The term "deed restriction" has no clear legal meaning in traditional property law. Nevertheless, several state cleanup programs use the term "deed restriction" to refer to easements. An easement is a property right that is conveyed by a landowner to another party, giving the second party either access to the property or prohibiting certain uses of the property. An easement may be either affirmative or negative in nature.
Easements may also be "appurtenant" or "in gross." Appurtenant easements are those that are created to benefit an adjoining property. An easement "in gross" is one that is not related to any property that the holder of the easement may own. For example, if the state were the holder of the easement, this would likely be an easement in gross. In the past, both negative easements and easements in gross were disfavored under the common law, thereby limiting their usefulness as institutional controls. However, these impediments are beginning to disappear as many states have amended their laws+ Where clear statutory authority exists, easements are being used more frequently by both federal and state environmental authorities as institutional controls in their cleanup programs.
An equitable servitude is similar to a restrictive covenant but may not meet all of the legal formalities for creating a restrictive covenant. Equitable servitudes are typically recognized when a party is seeking equitable relief rather than money damages. An equitable servitude may run with the land if the subsequent landowner has had notice of the restriction, the restriction touches and concerns the land, and the owner's intent to bind future landowners is clear.
Requiring private parties to restrict land uses by contract is another type of institutional control. In this situation, however, the obligations are only incurred by the parties to the contract. The state may not intervene in the bargain or attempt to enforce the provisions of the agreement. In addition, the state probably will not be able to assert any control over or attempt to institutionalize the process or scope of the agreement. Any attempts to do so would be considered interference with the private parties' right to freely negotiate liabilities and restrictions among themselves.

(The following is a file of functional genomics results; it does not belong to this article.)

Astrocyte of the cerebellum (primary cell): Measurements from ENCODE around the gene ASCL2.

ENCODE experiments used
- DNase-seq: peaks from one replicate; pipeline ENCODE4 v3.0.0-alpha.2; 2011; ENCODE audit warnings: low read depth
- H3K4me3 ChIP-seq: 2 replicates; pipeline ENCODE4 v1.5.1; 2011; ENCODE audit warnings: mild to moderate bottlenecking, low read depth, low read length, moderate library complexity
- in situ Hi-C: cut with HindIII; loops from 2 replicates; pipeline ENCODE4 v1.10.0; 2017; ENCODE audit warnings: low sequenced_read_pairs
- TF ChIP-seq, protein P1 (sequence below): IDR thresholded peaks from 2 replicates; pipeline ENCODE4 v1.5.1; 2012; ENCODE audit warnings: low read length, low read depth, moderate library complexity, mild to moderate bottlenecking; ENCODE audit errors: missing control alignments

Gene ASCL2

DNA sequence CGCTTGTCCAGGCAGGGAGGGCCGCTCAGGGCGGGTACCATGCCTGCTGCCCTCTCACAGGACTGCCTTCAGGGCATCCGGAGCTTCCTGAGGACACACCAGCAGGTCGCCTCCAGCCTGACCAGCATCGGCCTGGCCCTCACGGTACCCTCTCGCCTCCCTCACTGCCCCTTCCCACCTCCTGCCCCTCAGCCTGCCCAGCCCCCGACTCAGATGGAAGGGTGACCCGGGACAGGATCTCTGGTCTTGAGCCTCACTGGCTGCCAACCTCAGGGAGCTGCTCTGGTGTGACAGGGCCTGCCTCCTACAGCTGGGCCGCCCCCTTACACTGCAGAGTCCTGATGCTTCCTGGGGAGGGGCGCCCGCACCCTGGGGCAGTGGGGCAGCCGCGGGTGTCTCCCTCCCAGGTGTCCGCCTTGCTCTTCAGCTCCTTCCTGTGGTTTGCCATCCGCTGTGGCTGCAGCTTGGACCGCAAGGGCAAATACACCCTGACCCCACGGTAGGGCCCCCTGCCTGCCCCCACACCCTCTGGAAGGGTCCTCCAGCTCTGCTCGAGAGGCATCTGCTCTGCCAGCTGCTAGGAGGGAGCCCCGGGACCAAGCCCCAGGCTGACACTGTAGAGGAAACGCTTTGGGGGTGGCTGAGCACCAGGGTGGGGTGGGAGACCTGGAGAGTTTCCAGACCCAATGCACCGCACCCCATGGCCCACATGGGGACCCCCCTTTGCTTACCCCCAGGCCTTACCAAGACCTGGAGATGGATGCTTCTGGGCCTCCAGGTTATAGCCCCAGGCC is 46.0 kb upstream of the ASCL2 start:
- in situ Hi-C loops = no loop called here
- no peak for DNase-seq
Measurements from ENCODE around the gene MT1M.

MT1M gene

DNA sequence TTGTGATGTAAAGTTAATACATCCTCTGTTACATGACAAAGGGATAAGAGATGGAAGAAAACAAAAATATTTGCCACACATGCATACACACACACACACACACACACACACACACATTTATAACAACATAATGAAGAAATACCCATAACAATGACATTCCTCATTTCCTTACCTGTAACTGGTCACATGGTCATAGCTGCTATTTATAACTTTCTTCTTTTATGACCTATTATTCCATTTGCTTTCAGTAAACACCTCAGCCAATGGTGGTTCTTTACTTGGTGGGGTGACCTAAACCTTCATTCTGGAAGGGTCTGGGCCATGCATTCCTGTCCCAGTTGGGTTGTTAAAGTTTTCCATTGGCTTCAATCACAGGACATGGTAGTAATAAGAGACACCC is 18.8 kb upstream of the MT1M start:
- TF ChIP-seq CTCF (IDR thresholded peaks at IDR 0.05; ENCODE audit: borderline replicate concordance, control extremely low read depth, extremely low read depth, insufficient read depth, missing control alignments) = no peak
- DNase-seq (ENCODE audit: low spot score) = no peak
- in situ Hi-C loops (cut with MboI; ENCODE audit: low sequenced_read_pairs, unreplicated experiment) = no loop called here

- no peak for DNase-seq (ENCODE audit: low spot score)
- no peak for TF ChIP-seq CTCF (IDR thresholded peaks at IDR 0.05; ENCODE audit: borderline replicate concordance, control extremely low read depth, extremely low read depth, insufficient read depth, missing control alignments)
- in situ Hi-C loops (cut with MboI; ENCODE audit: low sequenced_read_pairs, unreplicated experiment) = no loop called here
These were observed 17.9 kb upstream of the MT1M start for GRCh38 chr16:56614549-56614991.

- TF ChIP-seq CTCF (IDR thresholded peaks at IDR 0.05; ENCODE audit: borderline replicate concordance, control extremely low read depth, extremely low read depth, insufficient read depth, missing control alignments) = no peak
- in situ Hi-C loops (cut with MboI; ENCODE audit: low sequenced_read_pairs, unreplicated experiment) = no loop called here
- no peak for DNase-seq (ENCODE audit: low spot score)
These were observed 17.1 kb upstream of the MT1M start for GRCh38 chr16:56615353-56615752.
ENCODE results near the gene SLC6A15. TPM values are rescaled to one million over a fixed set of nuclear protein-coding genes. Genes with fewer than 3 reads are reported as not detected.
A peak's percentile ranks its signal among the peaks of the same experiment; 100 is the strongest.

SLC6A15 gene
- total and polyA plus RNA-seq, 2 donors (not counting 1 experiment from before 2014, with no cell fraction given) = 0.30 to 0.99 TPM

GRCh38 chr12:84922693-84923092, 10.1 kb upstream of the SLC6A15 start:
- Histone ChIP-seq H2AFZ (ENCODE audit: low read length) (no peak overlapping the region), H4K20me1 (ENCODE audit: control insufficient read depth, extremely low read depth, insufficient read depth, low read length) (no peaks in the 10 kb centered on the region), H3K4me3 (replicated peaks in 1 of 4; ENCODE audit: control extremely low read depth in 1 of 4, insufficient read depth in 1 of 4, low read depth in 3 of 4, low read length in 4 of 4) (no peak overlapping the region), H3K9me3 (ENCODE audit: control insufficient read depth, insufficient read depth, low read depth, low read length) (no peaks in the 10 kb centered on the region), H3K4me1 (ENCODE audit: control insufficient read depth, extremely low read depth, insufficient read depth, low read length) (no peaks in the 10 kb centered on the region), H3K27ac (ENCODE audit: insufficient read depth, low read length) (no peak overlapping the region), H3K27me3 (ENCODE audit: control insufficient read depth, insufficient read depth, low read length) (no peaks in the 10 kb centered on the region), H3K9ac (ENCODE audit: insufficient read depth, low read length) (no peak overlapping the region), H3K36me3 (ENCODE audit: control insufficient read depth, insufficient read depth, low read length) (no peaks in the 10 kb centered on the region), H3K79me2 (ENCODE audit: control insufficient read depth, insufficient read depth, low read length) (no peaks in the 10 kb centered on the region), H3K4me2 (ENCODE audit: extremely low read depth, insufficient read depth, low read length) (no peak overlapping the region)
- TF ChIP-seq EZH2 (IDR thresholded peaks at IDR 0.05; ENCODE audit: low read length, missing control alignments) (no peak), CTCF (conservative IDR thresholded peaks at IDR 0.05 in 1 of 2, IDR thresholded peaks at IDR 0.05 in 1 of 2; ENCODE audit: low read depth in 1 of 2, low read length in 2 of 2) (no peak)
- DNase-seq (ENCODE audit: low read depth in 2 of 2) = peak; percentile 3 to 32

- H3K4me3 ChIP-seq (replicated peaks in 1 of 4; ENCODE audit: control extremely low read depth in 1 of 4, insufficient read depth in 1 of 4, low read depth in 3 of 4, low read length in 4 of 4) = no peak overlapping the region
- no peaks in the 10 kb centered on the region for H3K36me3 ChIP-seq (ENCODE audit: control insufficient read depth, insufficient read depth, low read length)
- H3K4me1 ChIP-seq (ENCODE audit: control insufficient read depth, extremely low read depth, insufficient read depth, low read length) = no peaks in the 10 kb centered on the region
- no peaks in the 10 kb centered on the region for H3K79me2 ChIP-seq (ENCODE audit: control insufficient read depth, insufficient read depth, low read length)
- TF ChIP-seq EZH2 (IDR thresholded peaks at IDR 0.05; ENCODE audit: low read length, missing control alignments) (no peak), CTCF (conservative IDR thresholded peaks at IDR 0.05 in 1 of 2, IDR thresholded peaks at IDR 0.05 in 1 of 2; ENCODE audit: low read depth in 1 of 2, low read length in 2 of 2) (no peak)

While this type of control may be useful in settling immediate issues between two parties, it is not effective as a long-term solution. Alternatively, however, the state may enter into a contract with a party to require long-term monitoring, use restrictions, or financial assurances for the long-term funding of corrective action.
State and Local Government Controls/State Statutory Institutional Controls
Because of the difficulties in implementing and enforcing proprietary controls under traditional property law, and prior to enactment of the Uniform Environmental Covenants Act (UECA) (discussed further in the following section), several states enacted legislation to overcome some of these common law barriers.
For example, Massachusetts established both a Grant of Environmental Restriction and a Notice of Activity and Use Limitation. Connecticut adopted a Declaration of Environmental Land Use Restriction and Grant of Easement. Arizona promulgated a Declaration of Environmental Use Restrictions (DEUR). These states have overcome by statute some of the common law limitations discussed earlier.
Statutory restrictions are used by many states in their model codes to ensure that such restrictions are binding against landowners and successors in interest. In the context of state voluntary cleanup programs, restrictions are often created between the property owner and the state. In the better state programs, the restriction will state that the appropriate state agency may enforce the restriction."
The restriction should also be recorded or registered in the appropriate land records and with appropriate authorities to provide future landowners with notice. If a statutory restriction is violated, its terms may be enforced in several ways. In some states, an affected person or agency may go to court to obtain an injunction
to enforce the terms of the restriction, or, if the state statute allows for it, the state attorney general may seek civil penalties. In addition, any liability protections offered under the state voluntary cleanup program may be voided and the property owner may be required to conduct additional remediation to achieve an "unrestricted use" standard.